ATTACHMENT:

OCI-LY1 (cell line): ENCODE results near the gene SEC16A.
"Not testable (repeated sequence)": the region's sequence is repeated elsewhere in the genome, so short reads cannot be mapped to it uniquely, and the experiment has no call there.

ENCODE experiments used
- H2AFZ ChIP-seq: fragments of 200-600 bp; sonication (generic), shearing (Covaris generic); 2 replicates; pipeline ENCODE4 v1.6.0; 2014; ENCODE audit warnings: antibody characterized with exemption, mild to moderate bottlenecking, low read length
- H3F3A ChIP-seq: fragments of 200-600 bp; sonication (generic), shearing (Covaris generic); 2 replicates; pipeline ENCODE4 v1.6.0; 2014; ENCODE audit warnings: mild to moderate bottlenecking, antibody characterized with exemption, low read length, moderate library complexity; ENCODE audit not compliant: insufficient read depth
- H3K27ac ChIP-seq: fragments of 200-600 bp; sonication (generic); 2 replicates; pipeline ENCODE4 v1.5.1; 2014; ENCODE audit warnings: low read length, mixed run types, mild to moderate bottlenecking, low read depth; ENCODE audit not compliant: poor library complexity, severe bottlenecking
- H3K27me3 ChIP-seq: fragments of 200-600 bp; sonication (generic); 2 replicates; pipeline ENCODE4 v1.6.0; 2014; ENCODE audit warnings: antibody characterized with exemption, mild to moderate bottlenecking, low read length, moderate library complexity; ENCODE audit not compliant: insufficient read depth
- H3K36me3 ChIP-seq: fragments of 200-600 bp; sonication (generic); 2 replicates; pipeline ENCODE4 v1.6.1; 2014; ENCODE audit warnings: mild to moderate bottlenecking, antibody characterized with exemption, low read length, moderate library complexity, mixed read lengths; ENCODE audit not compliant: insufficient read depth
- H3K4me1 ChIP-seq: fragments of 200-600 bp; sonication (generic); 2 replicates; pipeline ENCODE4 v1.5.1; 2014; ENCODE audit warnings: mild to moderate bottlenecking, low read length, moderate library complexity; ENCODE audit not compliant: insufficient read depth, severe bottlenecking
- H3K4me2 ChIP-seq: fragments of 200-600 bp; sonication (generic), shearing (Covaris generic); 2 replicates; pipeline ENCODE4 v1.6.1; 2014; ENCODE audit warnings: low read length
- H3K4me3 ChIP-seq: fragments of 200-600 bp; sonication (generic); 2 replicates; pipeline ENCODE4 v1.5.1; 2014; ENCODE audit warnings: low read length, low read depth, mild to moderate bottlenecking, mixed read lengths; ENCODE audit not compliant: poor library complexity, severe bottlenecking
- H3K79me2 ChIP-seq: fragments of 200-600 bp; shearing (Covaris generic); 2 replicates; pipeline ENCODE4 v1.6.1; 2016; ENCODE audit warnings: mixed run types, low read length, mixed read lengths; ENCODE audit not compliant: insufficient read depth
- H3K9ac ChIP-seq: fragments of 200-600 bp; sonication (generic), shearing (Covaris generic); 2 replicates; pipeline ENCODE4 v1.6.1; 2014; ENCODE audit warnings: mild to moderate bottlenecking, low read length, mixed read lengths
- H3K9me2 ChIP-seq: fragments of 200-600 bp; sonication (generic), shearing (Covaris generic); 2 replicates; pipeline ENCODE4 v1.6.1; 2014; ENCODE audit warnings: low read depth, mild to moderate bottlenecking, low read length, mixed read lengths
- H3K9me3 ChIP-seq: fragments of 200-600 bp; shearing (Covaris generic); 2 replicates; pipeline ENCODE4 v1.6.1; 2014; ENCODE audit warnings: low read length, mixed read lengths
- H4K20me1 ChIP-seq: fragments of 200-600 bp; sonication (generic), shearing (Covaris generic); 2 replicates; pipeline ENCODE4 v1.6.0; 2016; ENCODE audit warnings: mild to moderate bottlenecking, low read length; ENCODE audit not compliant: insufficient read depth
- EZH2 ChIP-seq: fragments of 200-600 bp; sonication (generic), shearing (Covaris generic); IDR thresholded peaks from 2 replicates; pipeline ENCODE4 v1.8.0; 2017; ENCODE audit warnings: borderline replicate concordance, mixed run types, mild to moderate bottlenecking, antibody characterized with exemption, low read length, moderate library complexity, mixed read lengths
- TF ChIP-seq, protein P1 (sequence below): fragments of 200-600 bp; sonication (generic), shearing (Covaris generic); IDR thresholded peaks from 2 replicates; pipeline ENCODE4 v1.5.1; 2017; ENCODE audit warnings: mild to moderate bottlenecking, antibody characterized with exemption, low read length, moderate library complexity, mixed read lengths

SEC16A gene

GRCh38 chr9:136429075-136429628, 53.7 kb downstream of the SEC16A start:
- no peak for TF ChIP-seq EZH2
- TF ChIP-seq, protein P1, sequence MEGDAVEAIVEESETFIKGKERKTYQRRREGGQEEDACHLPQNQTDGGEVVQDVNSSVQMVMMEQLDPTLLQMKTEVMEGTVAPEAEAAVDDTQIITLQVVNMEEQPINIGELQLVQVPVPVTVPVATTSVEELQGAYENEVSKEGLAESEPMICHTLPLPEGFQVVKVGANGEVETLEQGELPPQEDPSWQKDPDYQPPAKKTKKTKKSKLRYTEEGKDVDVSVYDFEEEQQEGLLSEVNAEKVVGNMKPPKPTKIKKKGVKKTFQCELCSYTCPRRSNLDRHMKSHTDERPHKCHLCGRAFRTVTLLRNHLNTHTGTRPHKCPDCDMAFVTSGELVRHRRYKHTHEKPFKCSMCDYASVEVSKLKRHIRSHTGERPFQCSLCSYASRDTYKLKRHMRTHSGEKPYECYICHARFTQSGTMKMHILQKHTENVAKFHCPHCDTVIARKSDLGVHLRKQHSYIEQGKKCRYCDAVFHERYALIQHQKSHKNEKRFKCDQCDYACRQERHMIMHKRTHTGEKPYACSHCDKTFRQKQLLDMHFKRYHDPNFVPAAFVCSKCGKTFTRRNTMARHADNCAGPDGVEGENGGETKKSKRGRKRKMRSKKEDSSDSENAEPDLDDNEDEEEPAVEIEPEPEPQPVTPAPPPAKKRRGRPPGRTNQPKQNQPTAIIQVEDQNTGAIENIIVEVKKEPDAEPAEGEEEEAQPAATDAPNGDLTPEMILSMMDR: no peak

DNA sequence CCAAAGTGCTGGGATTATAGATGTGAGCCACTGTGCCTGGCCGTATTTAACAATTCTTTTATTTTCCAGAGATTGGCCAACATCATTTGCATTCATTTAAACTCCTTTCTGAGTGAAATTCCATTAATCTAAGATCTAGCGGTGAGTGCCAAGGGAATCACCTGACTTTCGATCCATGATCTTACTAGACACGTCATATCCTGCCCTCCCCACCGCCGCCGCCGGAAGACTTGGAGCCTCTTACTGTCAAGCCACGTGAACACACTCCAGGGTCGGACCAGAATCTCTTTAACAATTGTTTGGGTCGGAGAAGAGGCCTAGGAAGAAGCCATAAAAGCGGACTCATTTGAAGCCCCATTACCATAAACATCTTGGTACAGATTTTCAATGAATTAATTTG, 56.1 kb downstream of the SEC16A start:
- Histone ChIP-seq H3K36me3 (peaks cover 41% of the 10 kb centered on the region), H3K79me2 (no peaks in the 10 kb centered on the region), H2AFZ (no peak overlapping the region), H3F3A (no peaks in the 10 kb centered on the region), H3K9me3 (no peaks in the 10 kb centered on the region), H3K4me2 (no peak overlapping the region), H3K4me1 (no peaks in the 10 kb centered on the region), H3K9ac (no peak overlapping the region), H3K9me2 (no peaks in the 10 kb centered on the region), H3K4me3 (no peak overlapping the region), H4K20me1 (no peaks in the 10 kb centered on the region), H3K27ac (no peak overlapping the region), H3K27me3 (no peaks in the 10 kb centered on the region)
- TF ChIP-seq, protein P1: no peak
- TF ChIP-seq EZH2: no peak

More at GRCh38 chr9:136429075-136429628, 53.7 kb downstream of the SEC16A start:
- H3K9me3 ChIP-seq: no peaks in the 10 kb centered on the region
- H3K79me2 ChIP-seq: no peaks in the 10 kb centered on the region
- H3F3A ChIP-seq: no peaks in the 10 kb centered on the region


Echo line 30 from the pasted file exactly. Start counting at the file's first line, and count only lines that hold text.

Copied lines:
- H3F3A ChIP-seq: no peaks in the 10 kb centered on the region